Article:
Delta eSourcing advises that getting to know your suppliers should be your first port of call when you’re thinking about supply chain ethics. By knowing that your suppliers are verified, you can successfully manage any associated risk and successfully make informed decisions.

Perhaps one of the biggest complexities in regard to the issues that exist with modern day supply chains is that of knowing what to look for. While businesses might be able to say they’re actively working to eradicate unethical behaviour from the supply chain, if they don’t know what the problems are, then how are they meant to stop them? And how can a UK company keep on top of what happens in another country?

CIPS (Chartered Institute of Procurement and Supply) notes how technology can help reduce the risks associated with global sourcing and, ultimately, enable buyers or those further up the supply chain to get a better grasp of how ethical your suppliers are despite the fact you’re not geographically near them.

Firstly, you can manage ethical risk by introducing structured, well laid out contracts that detail what standards are expected from all parties and detail what will lead to the termination of a contract. Technology can be utilised to house these contracts, making agreements easily accessible and referenced when necessary.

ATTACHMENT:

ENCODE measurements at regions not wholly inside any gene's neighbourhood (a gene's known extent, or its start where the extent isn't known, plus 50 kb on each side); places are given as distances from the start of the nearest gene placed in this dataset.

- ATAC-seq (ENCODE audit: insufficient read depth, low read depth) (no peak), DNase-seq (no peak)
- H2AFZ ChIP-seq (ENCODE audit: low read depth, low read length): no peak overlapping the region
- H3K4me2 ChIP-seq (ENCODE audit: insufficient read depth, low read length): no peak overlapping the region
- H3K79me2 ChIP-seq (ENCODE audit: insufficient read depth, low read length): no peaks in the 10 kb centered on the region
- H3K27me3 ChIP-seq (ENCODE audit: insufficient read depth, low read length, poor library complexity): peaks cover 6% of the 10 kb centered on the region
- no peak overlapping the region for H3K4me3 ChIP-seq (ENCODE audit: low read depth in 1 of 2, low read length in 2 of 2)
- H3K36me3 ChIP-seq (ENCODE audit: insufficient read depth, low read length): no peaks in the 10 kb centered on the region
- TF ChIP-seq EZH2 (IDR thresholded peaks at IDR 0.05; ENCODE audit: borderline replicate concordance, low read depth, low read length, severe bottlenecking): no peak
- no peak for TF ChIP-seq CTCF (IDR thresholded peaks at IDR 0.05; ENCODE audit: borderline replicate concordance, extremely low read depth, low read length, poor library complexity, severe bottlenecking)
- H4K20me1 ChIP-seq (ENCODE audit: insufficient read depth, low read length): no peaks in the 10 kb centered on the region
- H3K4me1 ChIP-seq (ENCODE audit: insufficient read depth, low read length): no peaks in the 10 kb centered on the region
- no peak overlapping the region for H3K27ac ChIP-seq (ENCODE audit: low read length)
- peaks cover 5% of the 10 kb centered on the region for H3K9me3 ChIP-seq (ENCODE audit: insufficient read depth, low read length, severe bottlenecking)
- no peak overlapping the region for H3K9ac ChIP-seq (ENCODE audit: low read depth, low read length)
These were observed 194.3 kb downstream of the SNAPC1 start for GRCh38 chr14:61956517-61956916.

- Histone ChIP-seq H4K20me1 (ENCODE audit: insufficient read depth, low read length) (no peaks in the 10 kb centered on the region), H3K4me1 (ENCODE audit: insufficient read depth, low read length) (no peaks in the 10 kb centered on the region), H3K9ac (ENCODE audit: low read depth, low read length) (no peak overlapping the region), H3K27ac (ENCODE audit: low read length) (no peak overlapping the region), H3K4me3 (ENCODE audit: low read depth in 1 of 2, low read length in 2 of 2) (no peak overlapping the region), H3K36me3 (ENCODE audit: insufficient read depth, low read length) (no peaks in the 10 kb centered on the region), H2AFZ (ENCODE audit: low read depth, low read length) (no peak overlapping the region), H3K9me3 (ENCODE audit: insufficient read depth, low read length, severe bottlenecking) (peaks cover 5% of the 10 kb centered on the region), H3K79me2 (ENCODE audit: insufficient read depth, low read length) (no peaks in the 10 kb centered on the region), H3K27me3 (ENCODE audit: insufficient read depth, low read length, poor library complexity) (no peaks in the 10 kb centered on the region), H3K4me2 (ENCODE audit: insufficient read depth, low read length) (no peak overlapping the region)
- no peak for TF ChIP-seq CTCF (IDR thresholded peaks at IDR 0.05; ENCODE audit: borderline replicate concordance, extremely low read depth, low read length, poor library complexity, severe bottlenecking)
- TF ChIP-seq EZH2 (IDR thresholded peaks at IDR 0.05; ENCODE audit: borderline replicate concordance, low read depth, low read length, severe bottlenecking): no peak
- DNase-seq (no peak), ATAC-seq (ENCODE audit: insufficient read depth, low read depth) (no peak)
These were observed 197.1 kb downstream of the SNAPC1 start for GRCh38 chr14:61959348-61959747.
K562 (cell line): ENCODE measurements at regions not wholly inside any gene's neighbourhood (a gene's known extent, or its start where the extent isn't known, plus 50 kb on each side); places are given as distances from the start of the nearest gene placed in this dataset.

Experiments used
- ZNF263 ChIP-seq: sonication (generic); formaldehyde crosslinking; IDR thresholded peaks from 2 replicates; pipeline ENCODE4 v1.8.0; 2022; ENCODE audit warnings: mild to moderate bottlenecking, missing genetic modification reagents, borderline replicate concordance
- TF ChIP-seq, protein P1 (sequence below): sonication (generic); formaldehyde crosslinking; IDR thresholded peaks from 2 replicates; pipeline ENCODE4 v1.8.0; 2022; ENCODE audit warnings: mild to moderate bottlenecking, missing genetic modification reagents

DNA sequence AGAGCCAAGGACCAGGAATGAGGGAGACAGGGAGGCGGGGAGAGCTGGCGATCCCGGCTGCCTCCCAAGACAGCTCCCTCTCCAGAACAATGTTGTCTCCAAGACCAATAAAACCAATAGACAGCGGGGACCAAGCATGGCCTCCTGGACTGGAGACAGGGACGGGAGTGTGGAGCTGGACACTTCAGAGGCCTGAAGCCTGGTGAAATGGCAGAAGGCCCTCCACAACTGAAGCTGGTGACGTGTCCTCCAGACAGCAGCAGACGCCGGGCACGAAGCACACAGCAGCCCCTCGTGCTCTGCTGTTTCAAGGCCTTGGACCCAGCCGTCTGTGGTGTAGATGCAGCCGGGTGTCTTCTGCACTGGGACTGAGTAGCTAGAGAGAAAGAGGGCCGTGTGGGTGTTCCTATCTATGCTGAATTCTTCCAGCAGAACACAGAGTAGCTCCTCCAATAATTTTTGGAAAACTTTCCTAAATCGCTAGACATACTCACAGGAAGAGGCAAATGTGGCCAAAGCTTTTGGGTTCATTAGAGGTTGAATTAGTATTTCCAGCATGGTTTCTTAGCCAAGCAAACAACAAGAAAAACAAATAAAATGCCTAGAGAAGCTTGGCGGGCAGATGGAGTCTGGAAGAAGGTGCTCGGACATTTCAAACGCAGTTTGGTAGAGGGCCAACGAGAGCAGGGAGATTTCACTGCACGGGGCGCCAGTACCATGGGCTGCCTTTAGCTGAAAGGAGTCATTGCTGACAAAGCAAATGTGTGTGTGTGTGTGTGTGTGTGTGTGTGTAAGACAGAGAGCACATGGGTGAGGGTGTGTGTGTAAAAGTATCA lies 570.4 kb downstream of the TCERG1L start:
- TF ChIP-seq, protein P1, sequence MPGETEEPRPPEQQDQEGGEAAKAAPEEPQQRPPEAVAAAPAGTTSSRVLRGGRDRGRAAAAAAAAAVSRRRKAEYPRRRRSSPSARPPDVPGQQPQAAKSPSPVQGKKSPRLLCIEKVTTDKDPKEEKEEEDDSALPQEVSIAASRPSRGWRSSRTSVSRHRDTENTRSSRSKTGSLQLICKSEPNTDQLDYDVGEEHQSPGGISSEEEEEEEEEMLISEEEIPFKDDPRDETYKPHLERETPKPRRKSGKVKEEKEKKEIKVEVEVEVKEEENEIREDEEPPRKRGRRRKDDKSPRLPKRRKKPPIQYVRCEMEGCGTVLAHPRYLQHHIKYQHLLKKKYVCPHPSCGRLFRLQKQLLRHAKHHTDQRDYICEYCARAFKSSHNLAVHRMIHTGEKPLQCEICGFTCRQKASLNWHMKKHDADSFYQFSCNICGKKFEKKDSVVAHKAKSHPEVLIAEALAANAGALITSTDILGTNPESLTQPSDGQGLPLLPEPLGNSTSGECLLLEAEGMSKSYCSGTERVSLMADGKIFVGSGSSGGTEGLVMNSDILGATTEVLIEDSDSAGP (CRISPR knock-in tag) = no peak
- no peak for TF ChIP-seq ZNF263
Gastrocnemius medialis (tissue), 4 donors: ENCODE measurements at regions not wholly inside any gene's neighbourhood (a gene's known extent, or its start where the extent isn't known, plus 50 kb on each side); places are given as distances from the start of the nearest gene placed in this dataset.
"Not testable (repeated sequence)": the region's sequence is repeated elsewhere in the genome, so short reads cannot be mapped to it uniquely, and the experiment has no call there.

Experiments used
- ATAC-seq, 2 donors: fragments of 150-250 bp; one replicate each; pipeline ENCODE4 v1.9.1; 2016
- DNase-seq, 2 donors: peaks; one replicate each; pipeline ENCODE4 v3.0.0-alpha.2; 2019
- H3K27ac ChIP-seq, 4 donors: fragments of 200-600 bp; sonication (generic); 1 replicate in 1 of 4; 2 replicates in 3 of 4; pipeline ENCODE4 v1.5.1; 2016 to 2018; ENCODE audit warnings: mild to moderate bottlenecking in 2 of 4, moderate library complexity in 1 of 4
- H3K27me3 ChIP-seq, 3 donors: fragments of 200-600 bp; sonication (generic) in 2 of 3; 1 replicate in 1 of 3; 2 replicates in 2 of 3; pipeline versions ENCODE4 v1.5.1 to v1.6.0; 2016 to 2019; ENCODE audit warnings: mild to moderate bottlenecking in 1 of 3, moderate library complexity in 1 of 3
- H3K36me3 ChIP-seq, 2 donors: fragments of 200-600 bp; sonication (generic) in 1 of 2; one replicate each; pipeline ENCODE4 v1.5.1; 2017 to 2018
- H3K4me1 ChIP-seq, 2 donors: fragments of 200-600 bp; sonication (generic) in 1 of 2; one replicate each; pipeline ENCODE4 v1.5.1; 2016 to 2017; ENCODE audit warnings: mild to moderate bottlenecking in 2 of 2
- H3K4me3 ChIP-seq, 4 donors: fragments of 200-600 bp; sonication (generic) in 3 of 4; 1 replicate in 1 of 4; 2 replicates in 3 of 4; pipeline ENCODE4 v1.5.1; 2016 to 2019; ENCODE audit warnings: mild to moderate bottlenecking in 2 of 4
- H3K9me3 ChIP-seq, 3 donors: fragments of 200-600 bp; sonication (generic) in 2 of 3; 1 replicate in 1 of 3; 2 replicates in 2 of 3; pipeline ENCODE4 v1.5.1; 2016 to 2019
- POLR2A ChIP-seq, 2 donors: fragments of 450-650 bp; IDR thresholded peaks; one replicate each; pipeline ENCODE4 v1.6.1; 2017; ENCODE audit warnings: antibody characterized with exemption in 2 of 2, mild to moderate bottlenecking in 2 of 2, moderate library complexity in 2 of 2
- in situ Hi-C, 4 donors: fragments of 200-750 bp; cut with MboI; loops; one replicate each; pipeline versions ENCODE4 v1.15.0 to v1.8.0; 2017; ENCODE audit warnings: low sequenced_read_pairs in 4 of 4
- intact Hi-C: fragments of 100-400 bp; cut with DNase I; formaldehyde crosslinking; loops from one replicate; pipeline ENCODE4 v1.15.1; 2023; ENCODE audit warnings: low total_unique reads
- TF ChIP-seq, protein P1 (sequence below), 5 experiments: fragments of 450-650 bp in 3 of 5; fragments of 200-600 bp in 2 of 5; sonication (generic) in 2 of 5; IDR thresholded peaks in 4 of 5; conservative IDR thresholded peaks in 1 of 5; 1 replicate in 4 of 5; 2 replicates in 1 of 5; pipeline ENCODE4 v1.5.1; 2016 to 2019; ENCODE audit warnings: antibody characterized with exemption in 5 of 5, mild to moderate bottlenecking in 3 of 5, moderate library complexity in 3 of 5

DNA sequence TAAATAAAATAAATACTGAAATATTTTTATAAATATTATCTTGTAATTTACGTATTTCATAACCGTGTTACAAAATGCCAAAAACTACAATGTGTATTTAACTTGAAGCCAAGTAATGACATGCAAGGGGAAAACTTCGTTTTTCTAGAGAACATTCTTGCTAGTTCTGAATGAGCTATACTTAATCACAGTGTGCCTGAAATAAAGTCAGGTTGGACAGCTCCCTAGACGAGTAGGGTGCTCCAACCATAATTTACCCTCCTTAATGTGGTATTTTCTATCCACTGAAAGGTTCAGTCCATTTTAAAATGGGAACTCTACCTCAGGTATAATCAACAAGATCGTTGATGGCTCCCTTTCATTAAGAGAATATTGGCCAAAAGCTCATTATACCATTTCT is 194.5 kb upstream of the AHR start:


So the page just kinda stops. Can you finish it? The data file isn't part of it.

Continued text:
Secondly, “advanced analytics can also identify deviations from negotiated terms and conditions, allowing legal and procurement teams to take preventative action to ensure that minor issues do not become major problems.”

Finally, blockchain is being used a way of storing unchangeable records of contractual agreements which improves visibility and transparency. According to CIPS: “each new and existing supplier would guarantee compliance by submitting key documentation through the blockchain.”

Environmental damage

Consultancy firm McKinsey reported that 90% of companies’ impact on the environment comes from supply chains.

Issues relating to the environment include deforestation, excessive energy usage, hazardous emissions, and water pollution.

The impacts of global supply inefficiencies are stark – according to a report by the World Economic Forum, “eight global supply-chain inefficiencies account for more than 50 per cent of all carbon emissions.”

Wired journalist, Alex Rinke, detailed how: “global supply chains must get smart – and sustainable, in 2022.”

Ethically, business should act to support the protection of the environment, making the planet a greener place, rather than allowing their actions to have detrimental impacts.

Above, we’ve detailed just a few of the issues that buyers can encounter when sourcing globally. While ensuring that you don’t fall foul of any ethical dangers is certainly complex, communication with and understanding of suppliers must sit at the forefront of any decision making.